A Chat with Dr. Wickham
On Wednesday, June 7, there was an informal gathering of interested people on the lawn behind the Los Osos community center to listen to and ask questions of Dr. Wickham, who installed and is testing the onsite Pirana system at the firehouse. He was in town for more testing and sat down for a chat with whoever showed up. (The casual event was taped by several folks so may end up on one of the PEG channels.)
One of the most interesting things to me that Dr. Wickham said was this: Don’t confuse sewers with clean water. They’re not the same thing.
Sounds goofy, but on further reflection, it’s true. Sewers are installed so a town can grow, so you can pack more and more people into a smaller space. By collecting all their wastewater and taking it somewhere else to be treated, you can vastly increase density. And, as such, sewers are a vital part of helping communities grow in size – if they choose that route.
Clean water, on the other hand, is a separate issue. You can have sewers and “unclean” water (i.e. the Morro Bay outfall doesn’t discharge “clean” water by any stretch of the imagination, and the numerous headlines about sewage spills from traditional sewer collection systems point up the danger of “unclean” water going where it shouldn’t.) And depending on the “discharge” numbers allowed (7 mgl nitrates? 10 mgl nitrates?) it’s possible that a sewer plant’s collective “discharge” can end up less clean, for example, than “discharges” from a community using enhanced onsite systems at each house. So, there’s “clean water” and “sewers,” and they’re not necessarily one and the same.
The other issue that I brought up was the 2005 document, available online at the State Water Board, titled, “Role of Science and Engineering in Decision-Making Within The State and Regional Water Boards, Sept 2005,” prepared by William A. Vance, Ph.D. who was a consultant to the SWB. Rather gentle in its text, the list of 30 recommendations were really disturbing. The recommendations make clear that we now have regulatory agencies (Regional control boards) with the power to destroy whole communities but who often make decisions that have little or no science behind them.
One telling example, #1 and # 6: (1) “The state should foster, promote, fund and streamline a process to set up blue ribbon science panels that would provide advice and guidance to the Regional Boards on complex scientific issues . . .” and (6) “The regional boards do not have the resources to allow for peer-review of the technical merit of proposed scientific studies, or for the evaluation of the data or conclusions from such studies. . . .”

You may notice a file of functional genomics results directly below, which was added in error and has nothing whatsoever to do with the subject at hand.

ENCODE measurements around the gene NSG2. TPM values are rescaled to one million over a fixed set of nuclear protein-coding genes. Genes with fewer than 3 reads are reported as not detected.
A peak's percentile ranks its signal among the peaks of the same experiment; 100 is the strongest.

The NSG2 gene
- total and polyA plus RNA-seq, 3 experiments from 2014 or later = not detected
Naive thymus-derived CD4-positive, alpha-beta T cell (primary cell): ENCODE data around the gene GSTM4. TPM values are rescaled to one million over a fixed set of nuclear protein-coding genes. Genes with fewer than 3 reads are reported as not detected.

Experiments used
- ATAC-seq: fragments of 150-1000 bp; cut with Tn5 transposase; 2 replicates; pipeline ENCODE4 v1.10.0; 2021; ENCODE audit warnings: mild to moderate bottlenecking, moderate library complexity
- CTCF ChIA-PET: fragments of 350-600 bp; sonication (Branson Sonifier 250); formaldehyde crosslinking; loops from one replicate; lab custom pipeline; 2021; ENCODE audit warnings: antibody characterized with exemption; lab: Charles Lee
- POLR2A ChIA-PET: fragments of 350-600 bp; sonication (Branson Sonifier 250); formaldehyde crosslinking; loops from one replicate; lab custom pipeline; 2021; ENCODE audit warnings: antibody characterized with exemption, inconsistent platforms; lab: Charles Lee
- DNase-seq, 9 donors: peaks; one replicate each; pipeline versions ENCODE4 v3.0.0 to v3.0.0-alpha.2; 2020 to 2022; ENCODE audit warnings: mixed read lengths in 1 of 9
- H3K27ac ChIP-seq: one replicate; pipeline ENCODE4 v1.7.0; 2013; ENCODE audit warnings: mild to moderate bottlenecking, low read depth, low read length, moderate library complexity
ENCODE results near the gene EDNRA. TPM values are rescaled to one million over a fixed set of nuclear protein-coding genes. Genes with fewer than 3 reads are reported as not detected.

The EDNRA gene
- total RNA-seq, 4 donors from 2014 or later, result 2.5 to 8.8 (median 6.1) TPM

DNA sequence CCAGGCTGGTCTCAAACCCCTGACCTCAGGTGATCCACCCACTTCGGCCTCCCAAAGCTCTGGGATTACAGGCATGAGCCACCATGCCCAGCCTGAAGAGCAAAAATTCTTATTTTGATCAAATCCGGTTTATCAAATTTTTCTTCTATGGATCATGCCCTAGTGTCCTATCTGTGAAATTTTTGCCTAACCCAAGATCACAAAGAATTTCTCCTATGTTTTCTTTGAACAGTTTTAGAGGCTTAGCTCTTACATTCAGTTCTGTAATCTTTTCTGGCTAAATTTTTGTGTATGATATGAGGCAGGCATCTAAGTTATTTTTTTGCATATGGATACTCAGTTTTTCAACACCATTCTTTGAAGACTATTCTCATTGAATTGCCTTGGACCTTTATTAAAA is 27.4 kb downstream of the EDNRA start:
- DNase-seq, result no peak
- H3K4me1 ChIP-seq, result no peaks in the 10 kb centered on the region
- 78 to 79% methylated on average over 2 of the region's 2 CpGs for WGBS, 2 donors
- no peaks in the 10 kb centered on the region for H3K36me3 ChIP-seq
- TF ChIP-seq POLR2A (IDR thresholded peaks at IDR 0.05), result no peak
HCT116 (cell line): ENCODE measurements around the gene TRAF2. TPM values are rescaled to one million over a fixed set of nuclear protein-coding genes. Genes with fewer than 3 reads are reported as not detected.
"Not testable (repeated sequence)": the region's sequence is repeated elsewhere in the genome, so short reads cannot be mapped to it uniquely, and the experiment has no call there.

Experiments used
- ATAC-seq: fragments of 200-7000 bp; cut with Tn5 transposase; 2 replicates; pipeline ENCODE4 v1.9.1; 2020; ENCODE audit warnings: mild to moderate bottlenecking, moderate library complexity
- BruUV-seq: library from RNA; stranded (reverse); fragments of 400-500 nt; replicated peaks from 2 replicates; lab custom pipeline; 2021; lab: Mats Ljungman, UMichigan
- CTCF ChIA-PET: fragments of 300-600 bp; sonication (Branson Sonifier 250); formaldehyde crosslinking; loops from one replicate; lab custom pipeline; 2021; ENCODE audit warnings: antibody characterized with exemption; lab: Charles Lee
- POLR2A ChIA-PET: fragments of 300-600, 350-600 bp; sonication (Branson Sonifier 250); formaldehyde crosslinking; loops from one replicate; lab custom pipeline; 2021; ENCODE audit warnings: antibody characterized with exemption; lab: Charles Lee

The Boards don’t have the resources to allow for peer review . . . .??? This is both alarming and sad.
As it pertains to Los Osos, anyone who attended (or watched) the ACL hearing or the CDO hearing will understand the glaring lack of “science” at work in what our Regional Board’s staff was doing and proposing. In addition, Resolution 83-13, written over 20 years ago, has never been updated to include new technologies that would give more workable options to solving the problem it claims to address – i.e. degradation of the upper aquifer with too many nitrates.
This is a serious lack. Suppose for example, you discovered a problem, went to the proper authorities and said, ”I can fix the problem with a scalpel, a toothpick, and some needle-nosed pliers”. And they replied, “Sorry. You can’t use those. All you can use is this big, clumsy, expensive rock.” A sane person would laugh out loud.
In the case of Los Osos, we’ve been forced to fix a problem that hasn’t really been identified (no nitrate studies done to pinpoint sources, one of the FIRST things a “scientist” would require – know what, where, how much, what kind, before trying to “fix” it, since the what or where may dictate the use of different tools.) and we’ve been forced to use a big, clumsy, expensive rock, i.e. a sewer that pretends to result in zero discharge by the year Whatever, even while being given a permit to discharge X amount of pollution by the very Board that’s dictating zero discharge.
In short, our Regional Board has confused a sewer with clean water. And the result is a gun to the head and one option only: Use the rock or die. It’s exactly the kind of unscientific scenario Dr. Vance’s paper points out must change if we aren’t all going to end up with costly, wasteful blunders all over the state.
It’s something I hope all parties who come to Assemblyman Blakeslee’s table for their “Breakthrough Proposal” confab, will seriously, seriously consider.